David Gamberg is the superintendent of two neighboring districts on the North Fork of Long Island, Southold and Greenport. He shows here how bizarre it is to evaluate educators based on the test scores of students they never taught. This is sometimes called “shared attribution.”

 

He makes the point by using an analogy.

 

Suppose all doctors in the community were judged by the weight loss of every community member?

 

We will assess eye doctors, podiatrists, and pediatricians based on the results of data gleaned from a community’s ability to lose a specific amount of weight by a specific date on the calendar. You happen to be a pediatrician who has just begun your practice, and as such you work in a relatively poor community. Within the first few years of practice your license is revoked due to “poor performance.” You never get to a point in your career where you might consider opening a practice in a more affluent community. This, despite the fact that you are well respected, and have made significant inroads into improving the health and well being of community members in that less than wealthy neighborhood.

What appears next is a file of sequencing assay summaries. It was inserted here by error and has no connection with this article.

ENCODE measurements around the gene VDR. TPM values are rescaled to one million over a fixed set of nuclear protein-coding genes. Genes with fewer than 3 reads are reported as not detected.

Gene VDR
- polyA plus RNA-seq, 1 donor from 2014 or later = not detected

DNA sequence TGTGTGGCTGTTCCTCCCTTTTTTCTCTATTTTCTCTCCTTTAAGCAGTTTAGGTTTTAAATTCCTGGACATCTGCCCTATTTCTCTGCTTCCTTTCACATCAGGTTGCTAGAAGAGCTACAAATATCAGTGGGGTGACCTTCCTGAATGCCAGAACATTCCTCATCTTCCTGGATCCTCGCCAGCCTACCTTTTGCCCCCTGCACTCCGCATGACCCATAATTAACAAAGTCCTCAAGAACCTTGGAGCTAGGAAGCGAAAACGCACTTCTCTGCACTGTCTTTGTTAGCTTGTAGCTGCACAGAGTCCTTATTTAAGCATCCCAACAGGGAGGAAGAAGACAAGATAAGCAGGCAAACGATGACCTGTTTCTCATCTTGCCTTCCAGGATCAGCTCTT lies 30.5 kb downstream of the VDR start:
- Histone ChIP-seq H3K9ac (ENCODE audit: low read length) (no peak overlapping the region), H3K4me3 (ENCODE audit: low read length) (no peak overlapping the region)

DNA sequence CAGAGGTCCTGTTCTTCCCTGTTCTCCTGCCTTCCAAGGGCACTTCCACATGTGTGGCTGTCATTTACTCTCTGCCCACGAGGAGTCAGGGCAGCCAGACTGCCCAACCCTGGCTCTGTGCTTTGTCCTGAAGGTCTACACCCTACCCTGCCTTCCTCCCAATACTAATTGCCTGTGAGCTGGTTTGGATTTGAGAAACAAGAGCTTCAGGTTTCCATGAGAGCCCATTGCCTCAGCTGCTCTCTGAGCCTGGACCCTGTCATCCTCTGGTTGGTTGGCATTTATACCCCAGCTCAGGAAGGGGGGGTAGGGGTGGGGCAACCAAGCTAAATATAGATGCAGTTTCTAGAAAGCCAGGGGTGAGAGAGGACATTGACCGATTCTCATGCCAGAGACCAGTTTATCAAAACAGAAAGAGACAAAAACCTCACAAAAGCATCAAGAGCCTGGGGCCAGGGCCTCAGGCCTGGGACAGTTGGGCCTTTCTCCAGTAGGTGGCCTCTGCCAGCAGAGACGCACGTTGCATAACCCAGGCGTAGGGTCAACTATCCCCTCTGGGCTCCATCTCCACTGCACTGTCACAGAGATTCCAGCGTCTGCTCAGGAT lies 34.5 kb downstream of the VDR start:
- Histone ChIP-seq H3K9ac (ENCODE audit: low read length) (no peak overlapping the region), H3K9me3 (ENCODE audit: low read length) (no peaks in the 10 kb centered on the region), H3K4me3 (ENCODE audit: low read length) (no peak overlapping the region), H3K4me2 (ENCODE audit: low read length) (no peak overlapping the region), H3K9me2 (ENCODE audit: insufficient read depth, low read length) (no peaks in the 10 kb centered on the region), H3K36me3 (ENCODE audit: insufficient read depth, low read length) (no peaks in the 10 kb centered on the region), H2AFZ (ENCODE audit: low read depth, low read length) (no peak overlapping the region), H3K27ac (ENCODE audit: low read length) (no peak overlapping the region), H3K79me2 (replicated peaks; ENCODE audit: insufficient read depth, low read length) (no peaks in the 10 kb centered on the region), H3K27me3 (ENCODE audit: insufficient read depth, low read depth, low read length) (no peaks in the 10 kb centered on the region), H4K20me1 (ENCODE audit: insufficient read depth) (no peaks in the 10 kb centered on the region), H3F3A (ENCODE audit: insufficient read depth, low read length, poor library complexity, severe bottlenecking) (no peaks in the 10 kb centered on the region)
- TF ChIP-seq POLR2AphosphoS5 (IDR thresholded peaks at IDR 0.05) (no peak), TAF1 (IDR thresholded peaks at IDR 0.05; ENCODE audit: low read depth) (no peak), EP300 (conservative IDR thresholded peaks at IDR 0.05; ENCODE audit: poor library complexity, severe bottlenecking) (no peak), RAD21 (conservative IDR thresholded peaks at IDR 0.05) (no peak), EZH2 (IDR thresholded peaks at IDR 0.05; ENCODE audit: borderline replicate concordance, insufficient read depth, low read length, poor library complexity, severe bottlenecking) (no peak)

To further skew the validity of the measurement the fact remains that the weight loss data was conducted in a poor neighborhood, among community members who may not have attended college, and had less access resources that might bolster their chances of success. Sure, some community members rose above their circumstances and met their weight loss goal, but they were the exception to the rule. Thus, the eye doctors, podiatrists who also practiced in this community as well as the pediatricians who were held to this one size fits all standard suffered the personal and professional consequences of the poor performance of the patients within this area.